King of the Swingers

King of the Swingers

As soon as we touched down in Borneo we were greeted by our guide and taken to the boat that we would be living on for the next three days.

OLYMPUS DIGITAL CAMERAOLYMPUS DIGITAL CAMERAOLYMPUS DIGITAL CAMERA

A very wet welcome to the rain forest.

OLYMPUS DIGITAL CAMERAOLYMPUS DIGITAL CAMERAOLYMPUS DIGITAL CAMERAOLYMPUS DIGITAL CAMERA

Our first day was everything we could have wished for and more. Our guide Jeffery used to be a ranger so has close bonds with many of the orangutans as well as an instinctive understanding of their behaviour. He also knew the jungle like the back of his hand which was reassuring. The second we stepped off the boat an adolescent male orangutan was there to greet us (I’m pretty sure my heart actually stopped at this point). I’ve watched them on nature documentaries so many times but to see one in real life, in such close proximity, was unforgettable.

OLYMPUS DIGITAL CAMERAOLYMPUS DIGITAL CAMERAOLYMPUS DIGITAL CAMERA

Video – Tea Time at the Feeding Platform

Because humans are gradually destroying the orangutans’ habitat, these beautiful creatures are sadly endangered. Feeding programs have been initiated to ensure they are getting the food they need. This is one of the feeding platforms where rangers lay out food twice a day. It makes me sad that this needs to happen but it’s essential to ensure they survive. If no orangutans come to feed, it’s a good thing – it means they’re getting everything they need from the forest. 

OLYMPUS DIGITAL CAMERA

Video – Tom on his way to the feeding platform

OLYMPUS DIGITAL CAMERA

We were offered a night hike through the jungle after dinner which I initially declined because, well … I can’t think of anything worse. But I later decided to man up and give it a go. It was cool until Jeffery started getting Bear Grylls on us and taking us through swamps in the pitch black and checking our ankles for leeches. The point that he warned us to be careful of stepping on snakes and tarantulas was the point I  started hyperventilating knee deep in a swamp. Not one of my finest moments.

OLYMPUS DIGITAL CAMERAOLYMPUS DIGITAL CAMERAimage

Shortly after breakfast, as we were floating along, the water suddenly changed colour from murky brown to black (tannin from dead leaves dyes the water red but it appears black en masse) It was like nothing I’ve seen before – it created a mirror and from that point on we saw everything in symmetry.

OLYMPUS DIGITAL CAMERAOLYMPUS DIGITAL CAMERAOLYMPUS DIGITAL CAMERA

Video – Tan dyed water

OLYMPUS DIGITAL CAMERAOLYMPUS DIGITAL CAMERAOLYMPUS DIGITAL CAMERA

Video – coolest plant ever

OLYMPUS DIGITAL CAMERAOLYMPUS DIGITAL CAMERAOLYMPUS DIGITAL CAMERAOLYMPUS DIGITAL CAMERAOLYMPUS DIGITAL CAMERAOLYMPUS DIGITAL CAMERAOLYMPUS DIGITAL CAMERA

Video – Siswi digging for dinner

OLYMPUS DIGITAL CAMERAOLYMPUS DIGITAL CAMERA

Camp Leaky has an information centre where you can learn more about Orangutans and the threats that face them, here are a few that I found particularly interesting.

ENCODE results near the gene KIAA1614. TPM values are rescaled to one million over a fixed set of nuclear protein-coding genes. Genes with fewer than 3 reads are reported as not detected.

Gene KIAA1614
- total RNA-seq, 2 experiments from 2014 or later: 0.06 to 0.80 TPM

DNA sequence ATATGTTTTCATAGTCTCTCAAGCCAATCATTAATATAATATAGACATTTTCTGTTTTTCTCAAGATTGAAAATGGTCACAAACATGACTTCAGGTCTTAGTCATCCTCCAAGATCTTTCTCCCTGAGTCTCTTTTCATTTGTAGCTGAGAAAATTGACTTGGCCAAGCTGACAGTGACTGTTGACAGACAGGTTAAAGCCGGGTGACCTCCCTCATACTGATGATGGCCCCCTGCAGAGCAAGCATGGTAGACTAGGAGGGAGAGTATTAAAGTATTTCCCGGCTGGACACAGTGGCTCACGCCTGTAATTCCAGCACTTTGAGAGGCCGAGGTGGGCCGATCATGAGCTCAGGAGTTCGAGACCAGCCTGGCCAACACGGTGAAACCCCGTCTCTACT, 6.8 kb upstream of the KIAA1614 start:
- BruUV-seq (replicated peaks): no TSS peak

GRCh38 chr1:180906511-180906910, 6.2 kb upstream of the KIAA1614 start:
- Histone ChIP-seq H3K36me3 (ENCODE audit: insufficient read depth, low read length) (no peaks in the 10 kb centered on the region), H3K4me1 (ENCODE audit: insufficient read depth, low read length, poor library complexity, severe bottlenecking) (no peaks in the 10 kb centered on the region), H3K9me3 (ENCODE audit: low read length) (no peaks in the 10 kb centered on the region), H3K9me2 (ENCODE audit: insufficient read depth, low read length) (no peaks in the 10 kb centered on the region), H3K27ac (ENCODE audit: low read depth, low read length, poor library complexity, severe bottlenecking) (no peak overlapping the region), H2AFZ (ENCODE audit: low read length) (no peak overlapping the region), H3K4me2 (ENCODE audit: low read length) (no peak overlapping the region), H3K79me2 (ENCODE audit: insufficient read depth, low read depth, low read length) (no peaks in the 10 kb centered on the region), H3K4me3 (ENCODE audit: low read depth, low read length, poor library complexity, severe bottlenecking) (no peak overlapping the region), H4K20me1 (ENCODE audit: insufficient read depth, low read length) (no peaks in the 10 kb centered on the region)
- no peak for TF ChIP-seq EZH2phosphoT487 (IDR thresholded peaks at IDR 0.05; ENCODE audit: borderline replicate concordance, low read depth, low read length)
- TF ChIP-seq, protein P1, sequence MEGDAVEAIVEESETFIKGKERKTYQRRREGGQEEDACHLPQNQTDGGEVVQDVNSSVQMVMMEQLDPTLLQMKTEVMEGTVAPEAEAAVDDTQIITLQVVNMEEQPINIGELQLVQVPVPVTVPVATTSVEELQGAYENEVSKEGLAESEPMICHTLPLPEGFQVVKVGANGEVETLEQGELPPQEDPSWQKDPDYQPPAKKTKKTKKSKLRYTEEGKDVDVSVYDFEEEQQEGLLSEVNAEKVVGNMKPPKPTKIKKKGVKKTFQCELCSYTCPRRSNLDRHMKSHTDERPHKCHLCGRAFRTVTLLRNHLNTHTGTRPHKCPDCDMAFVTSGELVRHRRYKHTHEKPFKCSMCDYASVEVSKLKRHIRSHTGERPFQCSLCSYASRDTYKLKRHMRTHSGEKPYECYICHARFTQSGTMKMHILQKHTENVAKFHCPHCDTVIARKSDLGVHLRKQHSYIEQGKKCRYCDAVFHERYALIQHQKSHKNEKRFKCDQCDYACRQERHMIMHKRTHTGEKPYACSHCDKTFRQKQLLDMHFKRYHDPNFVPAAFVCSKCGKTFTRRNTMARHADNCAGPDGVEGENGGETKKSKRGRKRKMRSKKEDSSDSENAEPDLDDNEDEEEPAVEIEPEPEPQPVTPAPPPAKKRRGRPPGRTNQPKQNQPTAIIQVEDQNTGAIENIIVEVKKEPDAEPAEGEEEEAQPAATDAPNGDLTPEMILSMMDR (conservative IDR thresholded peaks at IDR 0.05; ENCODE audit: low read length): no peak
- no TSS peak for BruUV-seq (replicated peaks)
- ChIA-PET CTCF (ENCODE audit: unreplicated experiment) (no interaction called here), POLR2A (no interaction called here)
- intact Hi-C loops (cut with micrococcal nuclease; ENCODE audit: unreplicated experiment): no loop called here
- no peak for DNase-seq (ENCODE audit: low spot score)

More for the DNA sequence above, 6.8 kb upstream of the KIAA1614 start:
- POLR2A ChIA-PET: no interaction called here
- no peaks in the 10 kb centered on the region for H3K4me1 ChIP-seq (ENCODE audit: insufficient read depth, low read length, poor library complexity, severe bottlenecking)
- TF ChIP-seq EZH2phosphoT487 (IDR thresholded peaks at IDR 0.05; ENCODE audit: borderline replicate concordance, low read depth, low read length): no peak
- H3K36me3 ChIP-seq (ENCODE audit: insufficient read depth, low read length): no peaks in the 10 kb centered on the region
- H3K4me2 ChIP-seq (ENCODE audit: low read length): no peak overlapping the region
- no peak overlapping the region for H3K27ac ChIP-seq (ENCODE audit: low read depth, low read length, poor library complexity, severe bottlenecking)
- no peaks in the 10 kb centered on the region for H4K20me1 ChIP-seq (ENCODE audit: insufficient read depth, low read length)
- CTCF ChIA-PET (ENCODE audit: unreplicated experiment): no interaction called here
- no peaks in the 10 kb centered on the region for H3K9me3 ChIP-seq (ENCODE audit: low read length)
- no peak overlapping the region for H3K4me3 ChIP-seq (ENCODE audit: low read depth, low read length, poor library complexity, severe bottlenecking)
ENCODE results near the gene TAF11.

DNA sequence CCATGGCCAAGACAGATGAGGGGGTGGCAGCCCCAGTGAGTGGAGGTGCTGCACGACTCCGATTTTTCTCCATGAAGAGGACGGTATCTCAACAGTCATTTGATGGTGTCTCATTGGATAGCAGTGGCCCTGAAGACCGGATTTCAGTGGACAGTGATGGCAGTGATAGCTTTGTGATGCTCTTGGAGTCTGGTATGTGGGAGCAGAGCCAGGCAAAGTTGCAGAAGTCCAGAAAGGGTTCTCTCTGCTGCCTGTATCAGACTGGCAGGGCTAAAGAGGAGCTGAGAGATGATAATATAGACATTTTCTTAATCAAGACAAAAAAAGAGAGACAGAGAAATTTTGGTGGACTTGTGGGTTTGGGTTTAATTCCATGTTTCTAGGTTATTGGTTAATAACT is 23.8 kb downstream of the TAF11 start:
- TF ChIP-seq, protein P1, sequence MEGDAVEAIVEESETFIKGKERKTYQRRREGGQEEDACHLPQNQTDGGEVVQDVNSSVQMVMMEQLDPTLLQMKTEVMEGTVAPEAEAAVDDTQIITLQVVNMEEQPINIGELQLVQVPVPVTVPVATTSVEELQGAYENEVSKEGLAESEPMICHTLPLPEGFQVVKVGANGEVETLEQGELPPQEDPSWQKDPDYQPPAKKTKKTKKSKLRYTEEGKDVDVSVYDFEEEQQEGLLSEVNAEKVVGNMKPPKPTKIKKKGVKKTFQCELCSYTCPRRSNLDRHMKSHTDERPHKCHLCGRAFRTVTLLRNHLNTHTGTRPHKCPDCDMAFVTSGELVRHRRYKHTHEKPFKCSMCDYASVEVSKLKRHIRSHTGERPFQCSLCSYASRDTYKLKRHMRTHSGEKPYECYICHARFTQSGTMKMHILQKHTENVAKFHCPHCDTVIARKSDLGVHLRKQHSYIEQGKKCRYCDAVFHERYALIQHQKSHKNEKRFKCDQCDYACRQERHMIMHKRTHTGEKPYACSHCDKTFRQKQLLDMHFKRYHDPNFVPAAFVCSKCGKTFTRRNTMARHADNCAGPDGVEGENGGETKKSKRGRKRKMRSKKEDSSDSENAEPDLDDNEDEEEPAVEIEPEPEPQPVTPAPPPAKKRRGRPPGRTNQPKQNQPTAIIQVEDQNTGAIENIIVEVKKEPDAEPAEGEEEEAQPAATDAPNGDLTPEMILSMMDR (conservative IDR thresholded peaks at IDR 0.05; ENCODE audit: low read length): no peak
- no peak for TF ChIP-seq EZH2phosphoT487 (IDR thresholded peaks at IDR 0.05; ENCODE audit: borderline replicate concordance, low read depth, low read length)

• Borneo has 5000 known species of trees compared to just 34 native to England. In a single 25 acre plot of Bornean rainforest 783 species of trees were counted.
  • Rainforests play a vital role in the fragile ecosystem of the world, they help regulate the world’s weather by absorbing solar energy which helps to drive the circulation of the atmosphere. This phenomenon affects rainfall and wind patterns throughout the world.
  • The word orangutan comes from the Malay/Indonesian words Orang meaning person and Hutan meaning forest; Person of the forest.
  • In the last 32 years Indonesia has lost 40 million hectares of forest. This equates to the combined size of Germany and the Netherlands or approximated 65 times the size of Bali.
  • Indonesia has already lost as much as 75% of its original natural forest habitat.
  • Indonesia has 763 species that are in danger of extinction; 140 of these are mammals – the highest number in the world.

OLYMPUS DIGITAL CAMERAOLYMPUS DIGITAL CAMERA

The greatest threat to the rainforest is the continued expansion of palm oil plantations. Palm oil companies often use fire to clear plantation land. In 1997 a fire killed one third of Borneo’s orangutan population; more than 20,000 died.

OLYMPUS DIGITAL CAMERA

Palm oil requires a tropical climate in which to grow and is cultivated in lowland areas near the equator, often replacing forest. Malaysia and Indonesia are the biggest producers of palm oil accounting for 90% of the world’s supply. The total area in Indonesia occupied by palm oil plantations has doubled in the last 10 years and I fear will only increase rapidly in the years to come.

OLYMPUS DIGITAL CAMERAOLYMPUS DIGITAL CAMERA

It’s difficult to see in the photo but the land behind this village used to be thick rainforest full of life. All that’s left is charred stumps – it feels like a grave site to look at.

OLYMPUS DIGITAL CAMERA

The good news is, we can do our bit to help, either by donating/ volunteering with charities trying to tackle these issues such as Heart of Borneo Project & Orangutan Foundation but also by stopping our consumption of palm oil. You may not even know you are a consumer but it is used in many food products such as margarine, cakes, biscuits, chocolate, crisps and ice cream as well as cosmetics, paint, feed for live stock and biofuels. Let’s start checking the label to ensure we are not contributing to this destructive industry that is slowly but surely destroying one of the most precious areas of our planet.

OLYMPUS DIGITAL CAMERA



Leave a Reply

Your email address will not be published. Required fields are marked *